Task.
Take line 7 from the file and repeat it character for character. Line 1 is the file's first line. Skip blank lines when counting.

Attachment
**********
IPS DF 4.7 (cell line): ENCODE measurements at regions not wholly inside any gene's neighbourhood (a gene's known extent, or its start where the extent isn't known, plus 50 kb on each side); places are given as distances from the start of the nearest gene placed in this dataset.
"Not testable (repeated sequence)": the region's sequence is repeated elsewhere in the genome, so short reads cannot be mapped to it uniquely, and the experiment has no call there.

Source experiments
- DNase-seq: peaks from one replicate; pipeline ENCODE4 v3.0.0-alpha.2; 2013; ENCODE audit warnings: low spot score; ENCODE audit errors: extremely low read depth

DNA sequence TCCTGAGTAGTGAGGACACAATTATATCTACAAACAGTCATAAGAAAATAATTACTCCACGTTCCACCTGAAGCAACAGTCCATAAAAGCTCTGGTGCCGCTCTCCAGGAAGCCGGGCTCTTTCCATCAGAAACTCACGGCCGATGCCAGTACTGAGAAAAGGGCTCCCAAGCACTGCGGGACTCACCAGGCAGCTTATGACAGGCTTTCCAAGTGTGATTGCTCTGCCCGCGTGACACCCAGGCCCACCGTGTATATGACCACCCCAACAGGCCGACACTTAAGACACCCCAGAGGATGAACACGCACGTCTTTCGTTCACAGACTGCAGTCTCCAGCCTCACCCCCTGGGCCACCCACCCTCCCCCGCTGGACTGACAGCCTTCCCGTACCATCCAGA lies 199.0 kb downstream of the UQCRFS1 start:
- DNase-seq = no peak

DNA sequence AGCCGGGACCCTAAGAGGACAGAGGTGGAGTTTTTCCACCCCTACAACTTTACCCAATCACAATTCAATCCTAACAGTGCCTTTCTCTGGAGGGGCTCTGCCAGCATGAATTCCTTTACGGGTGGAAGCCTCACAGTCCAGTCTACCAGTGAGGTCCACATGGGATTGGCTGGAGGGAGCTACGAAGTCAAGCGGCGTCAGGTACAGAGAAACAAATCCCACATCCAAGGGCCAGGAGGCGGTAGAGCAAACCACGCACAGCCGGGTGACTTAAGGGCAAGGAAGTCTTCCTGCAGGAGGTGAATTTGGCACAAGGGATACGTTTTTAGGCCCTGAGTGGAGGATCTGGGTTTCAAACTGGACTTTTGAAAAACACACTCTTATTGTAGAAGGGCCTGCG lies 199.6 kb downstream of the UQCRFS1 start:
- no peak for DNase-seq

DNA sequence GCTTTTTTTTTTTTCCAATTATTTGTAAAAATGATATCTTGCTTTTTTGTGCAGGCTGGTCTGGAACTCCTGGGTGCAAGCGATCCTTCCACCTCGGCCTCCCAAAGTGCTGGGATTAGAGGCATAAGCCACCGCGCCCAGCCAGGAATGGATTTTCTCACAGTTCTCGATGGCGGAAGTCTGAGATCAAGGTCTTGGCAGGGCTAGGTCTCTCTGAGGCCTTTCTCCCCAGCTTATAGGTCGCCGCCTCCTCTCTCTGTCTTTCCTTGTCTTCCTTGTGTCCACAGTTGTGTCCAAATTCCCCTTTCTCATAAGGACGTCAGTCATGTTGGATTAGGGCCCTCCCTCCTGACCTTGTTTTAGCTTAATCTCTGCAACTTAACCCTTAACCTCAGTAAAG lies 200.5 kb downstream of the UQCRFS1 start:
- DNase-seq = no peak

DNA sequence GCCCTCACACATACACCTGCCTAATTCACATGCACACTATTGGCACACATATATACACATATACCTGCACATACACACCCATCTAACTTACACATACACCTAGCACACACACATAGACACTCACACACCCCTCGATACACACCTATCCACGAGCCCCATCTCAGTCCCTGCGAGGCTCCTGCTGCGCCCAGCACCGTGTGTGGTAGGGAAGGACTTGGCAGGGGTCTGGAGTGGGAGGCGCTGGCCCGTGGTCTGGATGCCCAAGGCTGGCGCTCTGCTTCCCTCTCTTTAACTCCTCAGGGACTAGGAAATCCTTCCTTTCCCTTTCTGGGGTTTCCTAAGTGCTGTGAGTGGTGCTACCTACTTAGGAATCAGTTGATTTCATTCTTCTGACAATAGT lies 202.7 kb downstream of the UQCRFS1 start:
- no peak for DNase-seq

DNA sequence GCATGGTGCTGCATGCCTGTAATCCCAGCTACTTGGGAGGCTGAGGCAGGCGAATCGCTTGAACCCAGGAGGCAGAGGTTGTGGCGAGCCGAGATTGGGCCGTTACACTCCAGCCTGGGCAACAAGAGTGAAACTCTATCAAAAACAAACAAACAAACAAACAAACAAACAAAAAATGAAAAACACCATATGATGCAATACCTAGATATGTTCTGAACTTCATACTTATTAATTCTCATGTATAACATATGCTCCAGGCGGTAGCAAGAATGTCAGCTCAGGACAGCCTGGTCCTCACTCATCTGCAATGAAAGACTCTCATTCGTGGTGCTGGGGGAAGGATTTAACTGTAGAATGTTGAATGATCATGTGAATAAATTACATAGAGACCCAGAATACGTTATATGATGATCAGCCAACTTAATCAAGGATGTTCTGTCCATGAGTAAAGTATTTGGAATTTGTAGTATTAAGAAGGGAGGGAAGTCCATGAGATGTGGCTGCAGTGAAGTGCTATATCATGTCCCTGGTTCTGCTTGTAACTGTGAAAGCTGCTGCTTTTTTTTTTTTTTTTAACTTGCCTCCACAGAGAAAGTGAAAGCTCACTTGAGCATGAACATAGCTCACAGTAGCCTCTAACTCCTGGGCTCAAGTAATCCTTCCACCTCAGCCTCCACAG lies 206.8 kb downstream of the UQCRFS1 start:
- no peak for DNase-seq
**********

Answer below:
DNA sequence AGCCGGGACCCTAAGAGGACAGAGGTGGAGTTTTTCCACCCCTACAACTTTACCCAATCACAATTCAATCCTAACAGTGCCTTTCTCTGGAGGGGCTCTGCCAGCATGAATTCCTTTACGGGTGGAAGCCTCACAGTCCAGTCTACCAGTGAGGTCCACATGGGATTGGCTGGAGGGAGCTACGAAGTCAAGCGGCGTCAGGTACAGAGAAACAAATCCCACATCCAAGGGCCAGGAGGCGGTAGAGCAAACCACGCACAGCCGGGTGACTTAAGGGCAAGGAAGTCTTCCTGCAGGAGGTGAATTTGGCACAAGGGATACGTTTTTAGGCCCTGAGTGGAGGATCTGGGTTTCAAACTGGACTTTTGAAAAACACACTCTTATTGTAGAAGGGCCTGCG lies 199.6 kb downstream of the UQCRFS1 start: